Spatial theory and African urban studies

Ato Quayson (New York University)
Environment and Geography
David Hume, Lecture Theatre B
Session slots:
Friday 14 June, 8:45 - 10:30
Friday 14 June, 10:45 - 12:30

Short abstract:

This panel proposes to look at the ways in which new and old spatial theories might be applied to African urban studies without necessarily converting African studies to mere instantiations of such theories.

Long abstract:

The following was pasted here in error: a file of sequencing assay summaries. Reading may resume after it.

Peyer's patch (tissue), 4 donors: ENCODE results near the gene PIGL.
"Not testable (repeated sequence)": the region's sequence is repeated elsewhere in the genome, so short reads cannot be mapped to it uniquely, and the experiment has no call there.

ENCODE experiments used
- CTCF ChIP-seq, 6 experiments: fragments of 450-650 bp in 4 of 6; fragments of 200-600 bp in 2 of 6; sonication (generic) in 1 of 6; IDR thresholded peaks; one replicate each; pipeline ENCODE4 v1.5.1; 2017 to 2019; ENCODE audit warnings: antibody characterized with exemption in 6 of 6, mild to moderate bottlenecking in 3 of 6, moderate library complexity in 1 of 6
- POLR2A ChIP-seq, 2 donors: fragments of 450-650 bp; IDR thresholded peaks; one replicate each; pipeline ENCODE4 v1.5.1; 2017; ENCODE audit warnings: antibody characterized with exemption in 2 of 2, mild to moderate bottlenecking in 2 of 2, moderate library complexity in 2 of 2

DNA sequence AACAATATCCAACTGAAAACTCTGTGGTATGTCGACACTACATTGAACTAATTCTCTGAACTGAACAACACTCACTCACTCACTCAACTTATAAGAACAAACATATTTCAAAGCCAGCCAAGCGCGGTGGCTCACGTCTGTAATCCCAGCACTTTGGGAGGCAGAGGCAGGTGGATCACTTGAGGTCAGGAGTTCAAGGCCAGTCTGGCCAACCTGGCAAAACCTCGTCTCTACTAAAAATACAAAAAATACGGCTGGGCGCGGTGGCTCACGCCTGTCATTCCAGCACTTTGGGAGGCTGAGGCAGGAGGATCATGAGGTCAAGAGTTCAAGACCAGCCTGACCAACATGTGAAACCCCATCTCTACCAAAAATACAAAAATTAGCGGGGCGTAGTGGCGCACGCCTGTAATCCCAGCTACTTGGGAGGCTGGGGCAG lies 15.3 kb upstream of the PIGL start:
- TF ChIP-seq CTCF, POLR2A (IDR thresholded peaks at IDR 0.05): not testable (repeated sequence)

What passes for theory in African Urban Studies is dominated predominantly by cases and examples from Western cities and critics. Thus we find that Western theory is drawn upon while African cities tend to elude much of this theory. Without necessarily debunking such theories, the question that needs to be asked urgently is what happens when we use African cities not as mere raw materials but as the very starting points for theorizing the urban. What might focusing on traffic congestion in Lagos, lorry parks in Accra, food vending in Zanzibar and soup kitchens in Johannesburg do for how we theorize the African urban. And in what ways does this theorizing help to illuminate the conditions of global South and global North cities? The following are potential topics: - How are Western spatial theories to be revised for application to African cities? -- What are the forms of spatial thinking available in African oral and philosophical discourses that might assist in thinking about the African urban? -- What is space in relation to the configuration of modern and traditional spaces in cities? -- What might the differences between spaces of assembly (lorry parks, train stations, football stadiums, etc.) and those of commerce (markets) contribute to a theory of urban space in Africa? -- What is the relationship between politics and spatial relations? -- How does urban planning create particularly recalcitrant and enduring spatial logics for African cities? Abstracts of 300 words to be sent to Ato Quayson <aq10@nyu.edu>.